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Science, technology and innovation works wonders in cassava

Science, technology and innovation works wonders in cassava

 

CASSAVA is an important crop for food and trade, as more than 800 million people worldwide depend on it.

In Africa, about 300 million people depend on the crop for food and trade, production of carbohydrates used in pharmaceutical industry and in the manufacturing of energy.

In Tanzania in 2018/19, cassava production reached 8.2 million tons per year in 990,835 hectares of cassava grown that year.

Manager of the Tanzania Agricultural Research Institute (TARI), Mikocheni Center in Dar es Salaam, Dr Joseph Ndunguru, says the crop, apart from bein useful for food and business, it is affected by two diseases, namely ‘Batobato’ and brown streaks.

Dr. Ndunguru says due to the presence of these diseases, production of cassava has a lot of losses. So to solve this problem, the use of science, technology and innovation has made it possible to identify cassava viruses and to identify which varieties of seeds have been improved and used to control various cassava viruses.

"Loses due to ‘Batobato disease is between two and three billion US dollars a year in Africa. The brown streaks disease causes a loss of US $ 35 to 70 million in Tanzania, this often causes farmers to stop growing cassava,” he says.

He talks about the scientific contribution to establishing cassava virus testing laboratories with the aim of ensuring that only certified virus-free seeds are delivered to farmers.

"For example, a plan has already been developed to guide seed distribution strategically, with the aim of ensuring that all stakeholders involved in the improvement of this crop ensure that before the seeds are distributed to farmers, they are tested in laboratories to ensure they are free of viruses.

"The laboratories are located at TARI Mikocheni, Tanzania Official Seed Certification (TOSCI) and in several university laboratories," he says. The goal of certified laboratories is to make them more efficient and productive.

He cites examples of cassava farms in Butiama and Rorya in Mara, Mbinga in Ruvuma region and Mkinga in Tanga region. He says in those farms after obtaining improved seeds which can withstand most types of viruses, production increased from five tons per hectare to 35 tons for those who planted the best seeds.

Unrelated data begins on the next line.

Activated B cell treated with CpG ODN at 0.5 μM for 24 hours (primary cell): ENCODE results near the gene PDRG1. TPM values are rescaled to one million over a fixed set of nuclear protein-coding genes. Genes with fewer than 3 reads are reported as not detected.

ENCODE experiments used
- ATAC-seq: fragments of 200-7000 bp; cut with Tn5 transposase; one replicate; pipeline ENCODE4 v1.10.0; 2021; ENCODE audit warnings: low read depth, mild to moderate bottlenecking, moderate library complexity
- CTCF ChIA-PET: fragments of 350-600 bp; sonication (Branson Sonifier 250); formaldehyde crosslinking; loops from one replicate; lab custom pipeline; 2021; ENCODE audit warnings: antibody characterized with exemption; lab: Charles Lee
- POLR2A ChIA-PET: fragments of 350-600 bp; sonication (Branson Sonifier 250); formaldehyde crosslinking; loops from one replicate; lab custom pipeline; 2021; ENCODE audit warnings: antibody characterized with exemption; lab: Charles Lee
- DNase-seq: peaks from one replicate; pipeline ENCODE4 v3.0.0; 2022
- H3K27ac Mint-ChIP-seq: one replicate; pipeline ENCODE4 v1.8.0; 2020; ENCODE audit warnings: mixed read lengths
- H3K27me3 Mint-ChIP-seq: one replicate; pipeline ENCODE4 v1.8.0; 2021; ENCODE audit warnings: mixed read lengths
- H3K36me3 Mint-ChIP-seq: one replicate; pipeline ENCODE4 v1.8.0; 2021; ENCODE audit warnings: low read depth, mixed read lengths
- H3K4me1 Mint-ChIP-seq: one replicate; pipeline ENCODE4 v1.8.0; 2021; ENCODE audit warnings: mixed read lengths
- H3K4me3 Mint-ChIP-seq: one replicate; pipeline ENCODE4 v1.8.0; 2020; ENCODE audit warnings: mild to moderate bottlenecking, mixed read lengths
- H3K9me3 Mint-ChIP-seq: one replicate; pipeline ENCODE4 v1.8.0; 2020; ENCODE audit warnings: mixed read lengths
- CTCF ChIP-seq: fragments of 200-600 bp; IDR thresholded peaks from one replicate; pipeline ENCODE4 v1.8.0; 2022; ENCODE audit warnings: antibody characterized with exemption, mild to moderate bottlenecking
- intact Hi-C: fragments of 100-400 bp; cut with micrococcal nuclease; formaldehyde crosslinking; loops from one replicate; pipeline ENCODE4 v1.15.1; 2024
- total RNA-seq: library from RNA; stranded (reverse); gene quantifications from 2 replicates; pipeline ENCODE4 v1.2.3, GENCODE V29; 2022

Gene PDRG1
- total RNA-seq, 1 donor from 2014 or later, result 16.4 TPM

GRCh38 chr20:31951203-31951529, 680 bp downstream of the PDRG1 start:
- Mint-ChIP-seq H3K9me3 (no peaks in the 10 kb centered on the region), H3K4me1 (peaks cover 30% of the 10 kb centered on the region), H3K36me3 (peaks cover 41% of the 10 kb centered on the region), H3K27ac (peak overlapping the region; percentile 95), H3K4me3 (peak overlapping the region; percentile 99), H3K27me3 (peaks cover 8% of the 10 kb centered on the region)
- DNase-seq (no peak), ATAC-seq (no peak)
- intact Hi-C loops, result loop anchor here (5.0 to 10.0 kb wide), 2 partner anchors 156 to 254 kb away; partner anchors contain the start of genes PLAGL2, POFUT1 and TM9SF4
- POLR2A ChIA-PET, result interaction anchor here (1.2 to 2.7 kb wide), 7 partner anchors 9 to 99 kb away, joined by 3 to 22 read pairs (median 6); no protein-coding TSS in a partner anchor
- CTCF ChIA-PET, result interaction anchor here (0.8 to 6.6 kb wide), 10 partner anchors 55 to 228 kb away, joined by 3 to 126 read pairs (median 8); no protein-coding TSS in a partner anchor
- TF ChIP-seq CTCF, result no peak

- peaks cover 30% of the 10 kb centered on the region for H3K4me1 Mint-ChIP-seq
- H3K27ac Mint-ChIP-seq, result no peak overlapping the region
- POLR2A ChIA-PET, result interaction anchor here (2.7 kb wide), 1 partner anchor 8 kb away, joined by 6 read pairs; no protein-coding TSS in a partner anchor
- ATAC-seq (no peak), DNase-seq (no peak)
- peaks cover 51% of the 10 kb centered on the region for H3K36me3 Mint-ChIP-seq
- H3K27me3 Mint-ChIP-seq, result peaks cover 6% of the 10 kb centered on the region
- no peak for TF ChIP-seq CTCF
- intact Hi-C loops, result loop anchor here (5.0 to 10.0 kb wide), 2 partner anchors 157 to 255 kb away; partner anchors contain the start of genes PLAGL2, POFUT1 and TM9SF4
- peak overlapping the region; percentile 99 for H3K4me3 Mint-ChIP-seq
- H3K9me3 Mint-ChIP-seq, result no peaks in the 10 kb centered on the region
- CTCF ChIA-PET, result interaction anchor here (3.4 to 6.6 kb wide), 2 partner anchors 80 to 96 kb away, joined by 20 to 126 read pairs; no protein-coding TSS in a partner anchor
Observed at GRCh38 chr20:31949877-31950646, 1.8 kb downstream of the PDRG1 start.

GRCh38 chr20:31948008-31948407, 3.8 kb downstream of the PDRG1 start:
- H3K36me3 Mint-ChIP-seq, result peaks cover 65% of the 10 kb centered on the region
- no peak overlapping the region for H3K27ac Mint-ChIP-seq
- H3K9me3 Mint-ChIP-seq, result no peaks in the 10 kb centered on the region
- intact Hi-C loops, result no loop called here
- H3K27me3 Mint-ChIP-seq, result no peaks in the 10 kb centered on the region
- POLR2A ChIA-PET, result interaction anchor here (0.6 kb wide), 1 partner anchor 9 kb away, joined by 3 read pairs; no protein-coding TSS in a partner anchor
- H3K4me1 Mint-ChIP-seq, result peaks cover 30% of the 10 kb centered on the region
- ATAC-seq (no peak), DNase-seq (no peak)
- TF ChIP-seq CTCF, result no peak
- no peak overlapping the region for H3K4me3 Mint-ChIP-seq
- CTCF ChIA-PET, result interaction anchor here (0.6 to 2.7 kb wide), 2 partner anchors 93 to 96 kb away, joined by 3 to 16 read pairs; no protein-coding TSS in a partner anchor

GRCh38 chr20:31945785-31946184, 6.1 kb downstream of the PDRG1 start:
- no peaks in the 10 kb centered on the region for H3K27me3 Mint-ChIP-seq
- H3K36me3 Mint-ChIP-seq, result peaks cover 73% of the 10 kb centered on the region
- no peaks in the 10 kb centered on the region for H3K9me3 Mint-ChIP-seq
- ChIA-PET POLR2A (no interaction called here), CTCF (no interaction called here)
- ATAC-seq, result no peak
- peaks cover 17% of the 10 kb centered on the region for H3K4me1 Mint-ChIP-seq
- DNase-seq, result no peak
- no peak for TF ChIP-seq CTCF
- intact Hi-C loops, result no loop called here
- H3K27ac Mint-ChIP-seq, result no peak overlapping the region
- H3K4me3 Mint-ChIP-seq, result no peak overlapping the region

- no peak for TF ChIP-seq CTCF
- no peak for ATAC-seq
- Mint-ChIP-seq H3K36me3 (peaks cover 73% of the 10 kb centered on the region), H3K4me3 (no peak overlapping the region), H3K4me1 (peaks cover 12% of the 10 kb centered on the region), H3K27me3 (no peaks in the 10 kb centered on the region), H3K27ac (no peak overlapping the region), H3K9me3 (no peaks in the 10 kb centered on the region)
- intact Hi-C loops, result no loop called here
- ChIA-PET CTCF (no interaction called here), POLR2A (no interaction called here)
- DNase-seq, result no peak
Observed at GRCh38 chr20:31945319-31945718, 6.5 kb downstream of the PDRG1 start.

Due to the high production rate, it transformed the income of farmers compared than before.

A farmer Pamela John from Rorya says that thanks to the use of quality seeds, she has been able to earn more income and has also been able to sell seeds to her fellow farmers.

Dr. Ndunguru says when they went to Rwanda to conduct research on cassava, they found the situation was bad, so using a laboratory set up in their country to ensure all the seeds that farmers get are tested, they managed to harvest 45 tons per hectare, and as a result the government ordered distribution of the seeds nationwide, prompting the establishment of a cassava processing plant in Kanazi, Rwanda.

"In Uganda, Kenya, Zambia, Malawi and Mozambique, things were the same, but there was an increase in productivity in cassava after scientific methods were used," he says.

He says now the results are positive as the established laboratories were researched by students.

"Here the farmer sees how science has contributed to the revolution of productive agriculture," he says.

Ndunguru says the project was a 10-year project to build the country's capacity to control cassava diseases to bring about productivity. The project, which involved Tanzania, Kenya, Uganda, Rwanda, Malawi, Zambia and Mozambique, was completed in 2018.

There is no doubt the contribution of science, technology and innovation can bear fruits in bringing productivity to cassava and other crops if used efficiently.

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Author: Lucy Ngowi

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